When it comes to building a great mountain sled, too often
snowmobilers overlook one important element that can either make or break a
good powder sled . the tunnel.
Since the time and effort to replace a tunnel is rather
significant, not to mention the cost, most snowmobilers opt to keep the stock
tunnel and make changes all around it to cover some of its inadequacies.
However, at Timbersled in Ponderay, ID,
they know that if you truly want a great mountain sled, then there are just
some things that can't be compromised . and the tunnel is often one of those
things. On the 2009 SnoWest project
sled, as we worked with Allen Mangum of Timbersled to design this year's sled
(a 2009 Yamaha Nytro MTX), one of the important ingredients to complement a
Stage 2 Supercharger was a Timbersled tunnel. The combination of function and
weight savings was more than enough to make this modification well worth the
When you're trying to make the most out of a Yamaha Nytro,
there is certainly a lot of things you can do . but perhaps two of the most
important basics are: increase power and decrease mass.
Finding more power in a four-stroke is easy to do. Bolt on a
turbo or supercharger and away you go. But eliminating weight can be a little
bit of a challenge. It's not just a matter of figuring out what you can live
As you shed weight, you can change the handling
characteristics, i.e., balance and weight distribution. You can also compromise
structural integrity. So you better have a good plan to begin with.
Although there are a lot of impressive products being
installed on this year's project sled (that story will be coming in the next
issue), we want to focus on the merits of changing from a stock tunnel to the
Timbersled custom-built tunnel.
First, let's look at the weight savings-we're talking 18 lbs.
coming off the sled even though we're stretching it from a 153 out to fit a
162-inch rear skid.
The Timbersled tunnel features straight and smooth running
boards which will provide superior flotation. The tunnel is one-piece, meaning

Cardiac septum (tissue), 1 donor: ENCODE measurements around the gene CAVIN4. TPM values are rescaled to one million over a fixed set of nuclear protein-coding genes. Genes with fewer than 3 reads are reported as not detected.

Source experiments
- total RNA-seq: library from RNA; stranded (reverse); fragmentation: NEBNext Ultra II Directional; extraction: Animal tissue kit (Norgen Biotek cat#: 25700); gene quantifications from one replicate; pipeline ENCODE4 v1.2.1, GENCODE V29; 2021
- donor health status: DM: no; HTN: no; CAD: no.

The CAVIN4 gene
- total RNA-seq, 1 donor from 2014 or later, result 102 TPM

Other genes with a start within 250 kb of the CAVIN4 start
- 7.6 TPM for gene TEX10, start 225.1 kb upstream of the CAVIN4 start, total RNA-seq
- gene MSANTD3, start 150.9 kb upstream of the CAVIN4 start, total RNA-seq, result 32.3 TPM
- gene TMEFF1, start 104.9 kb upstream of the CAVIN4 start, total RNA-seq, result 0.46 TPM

there are no rivets holding it together. This provides a clean finish. The
tunnel is also one-inch deeper than the stock tunnel, offering more clearance
for the track.
Running boards and foot pockets are designed into the tunnel
to provide better traction, rider grip and ease in eliminating snow build-up.
The Timbersled tunnel is designed with a rear taper, meaning the back end of
the tunnel is about 1.5 inches narrower than the front. (It's amazing what 1.5
inches means when it comes to being able to avoid getting wedged into one's own
There are also two distinct advantages to the taper: First,
it gives the sled a real streamline look. Second, when you're cutting a
sidehill, the taper tends to keep the side of the sled out of the snow. You
never get to the point where you're losing traction because the end of your
sled is dragging into the side of the hill.
The tunnel comes powdercoated in any color or unpainted with
a semi-polished finish.
We asked Mangum if there is any advantage to powdercoating a
tunnel, since it does add a little weight to it. "We find that snow won't stick
to a powdercoat finish nearly as quickly as it sticks to aluminum," he
explained. "Not only is polished aluminum hard to maintain (with a shiny
finish), but with the snow build-up, it will actually be considerably heavier
than a powdercoated finish." The powdercoat finish is basically like covering
your tunnel with a thin layer of plastic. "Snow doesn't stick to plastic like
it does to a cold piece of metal," Mangum explained.
Also, when you can powdercoat your tunnel to match the paint
scheme of your sled, it really gives it that custom look that sets your
snowmobile off from other sleds.
Timbersled tunnels are hand built, starting from a flat
sheet of aluminum. Mangum marks out the bends from a set of blueprints he
designed and then sends the sheet to a shop in Coeur d'Alene, ID,
which has specialized tools that can make unique bends. From there the tunnel
goes back to Timbersled for some final cuts and drilling before being shipped
to Post Falls, ID, for powdercoating.
Tunnels can be custom built for most popular brands of
snowmobiles. The cost of the tunnel kit (which includes the tunnel, tube
cooler, mountain bumper, gas mat, foot traction, suspension mounting brackets,
bolt hole supporters, foot pockets, toe hooks, trailing arm mounts if needed,
chaincase guards and other necessary parts and brackets for the model) is
For more information about the Timbersled tunnel, call (208)